Jeremiah 18:1-11; Psalm 139:1-6, 13-18; (Deuteronomy 30:15-20; Psalm 1;) Philemon 1-21; Luke 14:25-33
Isaiah 35:4-7a (Psalm 146); James 2:1-10, (11-13), 14-17; Mark 7:24-37 | Semi-continuous first reading: Proverbs 22:1-2, 8-9, 22-23 (Psalm 125)
Exodus 12:1-14; Psalm 149; (Ezekiel 33:7-11; Psalm 119:33-40;) Romans 13:8-14; Matthew 18:15-20
Christ as weapon, Paul?
Blessings and curses? My usual relational language with God does not include curses.
Jesus seems to engage in just the sort of activity that James warns against.
These six verses of Matthew do not mean that if two or three people agree on something, then they can ignore others and do whatever they want.
Paul was in Rome, the epicenter of empire, the magnet for people on the lam such as fugitive slaves. He was a “prisoner of Christ Jesus” not only because the Messiah had captured his heart but also because he had boldly proclaimed the grace and peace he had found. Somehow, through the Christian grapevine, Onesimus found Paul and sought shelter with him. Now Onesimus is going back to his owner.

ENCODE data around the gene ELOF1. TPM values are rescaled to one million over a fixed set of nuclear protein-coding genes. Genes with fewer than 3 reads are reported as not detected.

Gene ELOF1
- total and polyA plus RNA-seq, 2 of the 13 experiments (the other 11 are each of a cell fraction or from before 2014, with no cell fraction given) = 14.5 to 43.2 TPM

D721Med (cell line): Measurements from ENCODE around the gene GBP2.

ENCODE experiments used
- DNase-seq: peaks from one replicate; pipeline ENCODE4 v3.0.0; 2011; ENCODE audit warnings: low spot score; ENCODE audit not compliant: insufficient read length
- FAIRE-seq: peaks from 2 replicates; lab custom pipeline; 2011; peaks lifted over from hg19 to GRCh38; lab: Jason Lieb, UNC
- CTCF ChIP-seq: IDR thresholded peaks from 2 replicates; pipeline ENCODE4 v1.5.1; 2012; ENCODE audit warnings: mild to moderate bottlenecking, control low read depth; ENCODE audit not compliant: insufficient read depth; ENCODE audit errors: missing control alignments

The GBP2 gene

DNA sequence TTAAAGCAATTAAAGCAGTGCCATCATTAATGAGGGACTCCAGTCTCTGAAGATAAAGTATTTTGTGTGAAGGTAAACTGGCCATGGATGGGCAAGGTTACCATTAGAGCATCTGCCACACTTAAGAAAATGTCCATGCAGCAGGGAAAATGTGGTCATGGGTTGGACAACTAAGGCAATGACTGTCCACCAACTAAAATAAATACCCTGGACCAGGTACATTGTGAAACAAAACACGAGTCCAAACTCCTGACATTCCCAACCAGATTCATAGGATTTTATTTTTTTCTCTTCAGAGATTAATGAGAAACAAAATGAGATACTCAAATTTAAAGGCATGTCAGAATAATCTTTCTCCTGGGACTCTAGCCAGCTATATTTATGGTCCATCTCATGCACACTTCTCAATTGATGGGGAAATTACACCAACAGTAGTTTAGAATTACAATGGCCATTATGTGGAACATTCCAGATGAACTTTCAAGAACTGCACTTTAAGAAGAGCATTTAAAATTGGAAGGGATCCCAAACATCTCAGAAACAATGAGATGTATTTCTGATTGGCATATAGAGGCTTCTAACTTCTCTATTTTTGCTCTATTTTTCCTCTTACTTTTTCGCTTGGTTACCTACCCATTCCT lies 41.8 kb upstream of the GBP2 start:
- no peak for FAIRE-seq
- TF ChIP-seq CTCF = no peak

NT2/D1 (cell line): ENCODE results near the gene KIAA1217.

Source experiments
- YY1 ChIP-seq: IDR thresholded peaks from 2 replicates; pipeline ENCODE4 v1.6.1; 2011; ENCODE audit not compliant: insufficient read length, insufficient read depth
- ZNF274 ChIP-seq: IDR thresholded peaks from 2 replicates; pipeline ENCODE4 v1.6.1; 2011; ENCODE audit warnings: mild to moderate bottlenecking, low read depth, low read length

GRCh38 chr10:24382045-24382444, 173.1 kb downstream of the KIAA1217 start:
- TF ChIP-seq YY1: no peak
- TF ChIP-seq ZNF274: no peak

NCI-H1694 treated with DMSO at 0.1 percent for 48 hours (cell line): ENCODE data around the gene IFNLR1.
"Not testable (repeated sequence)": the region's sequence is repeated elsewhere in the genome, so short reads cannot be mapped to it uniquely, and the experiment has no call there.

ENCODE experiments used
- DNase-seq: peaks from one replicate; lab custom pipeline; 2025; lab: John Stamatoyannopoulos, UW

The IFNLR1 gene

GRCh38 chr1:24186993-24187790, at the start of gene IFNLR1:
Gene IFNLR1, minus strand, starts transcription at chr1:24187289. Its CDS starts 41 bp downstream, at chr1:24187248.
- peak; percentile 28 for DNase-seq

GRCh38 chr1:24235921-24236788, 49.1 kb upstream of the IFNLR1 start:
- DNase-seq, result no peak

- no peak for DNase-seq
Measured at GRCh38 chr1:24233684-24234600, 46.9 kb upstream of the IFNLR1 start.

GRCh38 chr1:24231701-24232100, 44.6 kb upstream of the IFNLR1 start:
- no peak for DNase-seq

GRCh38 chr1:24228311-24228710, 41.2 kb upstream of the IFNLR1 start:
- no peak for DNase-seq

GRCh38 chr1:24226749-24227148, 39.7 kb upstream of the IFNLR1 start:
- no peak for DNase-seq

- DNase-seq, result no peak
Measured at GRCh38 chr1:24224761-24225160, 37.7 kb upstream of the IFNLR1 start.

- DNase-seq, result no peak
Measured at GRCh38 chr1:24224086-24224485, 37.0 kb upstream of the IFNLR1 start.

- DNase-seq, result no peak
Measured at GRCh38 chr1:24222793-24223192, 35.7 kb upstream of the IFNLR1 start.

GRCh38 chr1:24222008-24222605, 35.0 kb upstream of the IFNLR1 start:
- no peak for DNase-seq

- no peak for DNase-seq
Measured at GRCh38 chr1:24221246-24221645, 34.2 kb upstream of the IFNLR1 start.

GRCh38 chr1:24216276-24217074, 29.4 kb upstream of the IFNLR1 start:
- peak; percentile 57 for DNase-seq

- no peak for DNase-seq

When I was in first grade, teachers assigned students to reading groups based on how well they could read. They would name all the groups after birds so that everyone would feel equal, but you could always tell how well you were doing by what bird your group was named after. There were the Eagles, the Robins and the Pigeons. The Pigeons were not reading War and Peace .
Jesus knew forgiveness would always need special emphasis.